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Trump's 'speaks perfect English' insult should offend all Americans

Mr. President, brown people speak English.At a White House event on Monday, ...

Posted: Aug 23, 2018 1:05 PM
Updated: Aug 23, 2018 1:05 PM

Mr. President, brown people speak English.

At a White House event on Monday, billed as "Salute to the Heroes of the Immigration and Customs Enforcement and Customs and Border Protection," President Donald Trump called to the stage a Latino Border Patrol agent, Adrian Anzaldua.

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"Adrian, come here. I want to ask you a question," Trump said. "So how did you -- come here. Come here. You're not nervous, are you?" Addressing the audience, Trump then added, "speaks perfect English."

To put it bluntly, that's what it sounds like when someone as racist as Trump tries to give a compliment to a person of color.

Trump's remark speaks volumes about how he views Latinos. To him, members of the country's largest minority group will likely always seem foreign, even if they are US law enforcement officers. Over and over again, the attitude we've seen Trump display toward Latinos can be described as somewhere between ignorant and hostile.

For the record, most Latinos do speak English. Research from the Pew Hispanic Center shows that in 2013 more than 33 million US Latinos spoke English proficiently. That translated to 68% of Hispanics, up from 59% in 2000.

And not only is English usage on the rise among Latinos, but the share of Hispanics who speak Spanish at home is declining.

This reality seems to be lost on Trump, who was apparently surprised that a Hispanic person spoke fluent English. Never mind that being a US citizen is a requirement of being a Border Patrol agent -- or that immigration agents are required to learn Spanish while at the Border Patrol Academy as well.

If there is someone who does not speak (or spell) perfect English, it is Trump, who has given us words like "bigly" and "covfefe." He regularly mangles syntax and often speaks in a confusing mishmash of word salad. In fact, at the White House event, Trump repeatedly referred to CBP (Customs and Border Protection) as the "CBC" -- an acronym that is usually understood to refer to the Congressional Black Caucus.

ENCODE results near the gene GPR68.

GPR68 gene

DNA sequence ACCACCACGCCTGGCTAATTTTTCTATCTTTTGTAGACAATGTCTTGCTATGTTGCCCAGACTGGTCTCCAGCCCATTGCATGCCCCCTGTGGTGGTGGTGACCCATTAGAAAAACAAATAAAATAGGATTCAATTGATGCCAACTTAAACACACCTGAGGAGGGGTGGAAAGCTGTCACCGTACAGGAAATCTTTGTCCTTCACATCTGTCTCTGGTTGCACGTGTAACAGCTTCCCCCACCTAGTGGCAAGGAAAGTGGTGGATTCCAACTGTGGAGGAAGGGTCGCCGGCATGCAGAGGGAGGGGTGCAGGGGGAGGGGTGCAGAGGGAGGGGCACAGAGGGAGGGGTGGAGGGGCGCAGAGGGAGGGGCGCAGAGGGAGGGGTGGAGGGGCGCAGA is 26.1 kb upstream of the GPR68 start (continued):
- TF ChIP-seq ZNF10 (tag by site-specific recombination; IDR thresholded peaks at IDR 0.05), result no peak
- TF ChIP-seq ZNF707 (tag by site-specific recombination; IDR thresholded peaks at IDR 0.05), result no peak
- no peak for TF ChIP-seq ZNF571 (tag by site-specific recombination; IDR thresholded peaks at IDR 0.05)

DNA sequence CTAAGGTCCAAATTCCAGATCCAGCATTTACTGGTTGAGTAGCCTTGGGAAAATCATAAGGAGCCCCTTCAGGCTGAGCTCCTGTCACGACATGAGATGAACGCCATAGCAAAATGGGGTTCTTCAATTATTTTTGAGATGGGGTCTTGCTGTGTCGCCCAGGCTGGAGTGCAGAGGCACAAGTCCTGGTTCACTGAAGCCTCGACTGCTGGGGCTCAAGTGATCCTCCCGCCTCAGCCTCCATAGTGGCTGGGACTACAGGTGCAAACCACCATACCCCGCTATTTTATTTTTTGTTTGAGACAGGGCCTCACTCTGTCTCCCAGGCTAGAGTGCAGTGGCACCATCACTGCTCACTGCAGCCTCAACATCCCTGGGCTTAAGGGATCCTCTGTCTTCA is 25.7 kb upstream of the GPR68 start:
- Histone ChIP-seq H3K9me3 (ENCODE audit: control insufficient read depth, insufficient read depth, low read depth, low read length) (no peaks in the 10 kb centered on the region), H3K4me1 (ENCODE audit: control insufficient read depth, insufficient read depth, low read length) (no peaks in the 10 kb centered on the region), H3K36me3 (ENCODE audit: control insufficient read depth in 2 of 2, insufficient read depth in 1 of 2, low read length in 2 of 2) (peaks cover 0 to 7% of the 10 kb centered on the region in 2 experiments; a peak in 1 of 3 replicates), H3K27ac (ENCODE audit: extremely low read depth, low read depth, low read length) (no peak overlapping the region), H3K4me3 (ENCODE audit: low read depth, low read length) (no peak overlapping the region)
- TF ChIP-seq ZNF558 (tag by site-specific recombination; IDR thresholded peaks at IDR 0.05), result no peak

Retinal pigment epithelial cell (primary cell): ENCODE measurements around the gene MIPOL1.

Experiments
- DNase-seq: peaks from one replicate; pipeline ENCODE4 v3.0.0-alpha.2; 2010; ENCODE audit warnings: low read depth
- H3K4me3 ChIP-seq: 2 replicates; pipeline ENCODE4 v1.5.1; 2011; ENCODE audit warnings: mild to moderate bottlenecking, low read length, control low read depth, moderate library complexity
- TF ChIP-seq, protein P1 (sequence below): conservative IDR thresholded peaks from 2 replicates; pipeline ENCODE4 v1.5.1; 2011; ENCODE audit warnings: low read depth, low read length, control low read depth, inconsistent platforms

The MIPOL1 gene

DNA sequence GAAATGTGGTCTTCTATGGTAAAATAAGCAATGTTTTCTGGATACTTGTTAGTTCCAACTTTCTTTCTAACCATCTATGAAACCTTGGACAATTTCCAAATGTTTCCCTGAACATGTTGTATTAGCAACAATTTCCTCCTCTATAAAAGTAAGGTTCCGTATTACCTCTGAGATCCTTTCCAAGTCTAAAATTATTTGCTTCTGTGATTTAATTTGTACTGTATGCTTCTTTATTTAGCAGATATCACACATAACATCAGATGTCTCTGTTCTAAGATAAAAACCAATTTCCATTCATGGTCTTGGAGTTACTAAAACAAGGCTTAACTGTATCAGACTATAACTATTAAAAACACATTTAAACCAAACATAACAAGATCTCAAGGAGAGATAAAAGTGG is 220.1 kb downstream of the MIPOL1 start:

Trump can't blame his saying "CBC" over and over on a speechwriter, because the teleprompter script correctly said "CBP." What kind of President holds an event to honor an agency and can't get the agency's name right?

The answer is a President who is out of touch. At Monday's event, Trump blasted what he called "open border" activists, who have criticized ICE and CBP, the agencies tasked with carrying out his immigration policies. He suggested such activists represent only a small fraction of Americans.

"The vast majority, they're all with you," he told the assembled ICE and CBP agents. "They have no courage, they have no guts, they just have big loud mouths. We don't want to put up with that."

Aside from the irony of Trump accusing others of having "big loud mouths," most Americans disapprove of the way Trump is handling immigration policy -- even if they don't necessarily endorse the "abolish ICE" movement. A June CNN poll found that only 35% of Americans approve of how Trump is handling immigration, compared with 59% who disapprove.

There is nothing new about Trump's well-documented bias against Latinos. He has insulted prominent Latino journalists, politicians, and even a distinguished federal judge. But the disappointing thing about Monday's event was that Trump's remark overshadowed the whole point of the ceremony -- and the accomplishment of Anzaldua, the agent that Trump called to the stage.

"Speaks perfect English" trended on Twitter on Monday, not "Heroes of ICE and CBP."

Anzaldua found 78 immigrants who were being smuggled into the country. While they were discovered in good health, other migrants being smuggled under similar circumstances have been found dead.

Anzaldua may have helped save lives, and he deserved recognition. He did not deserve to be the focus of a racially-tinged comment -- just as Hispanic Americans do not deserve to be presumed non-English speakers.

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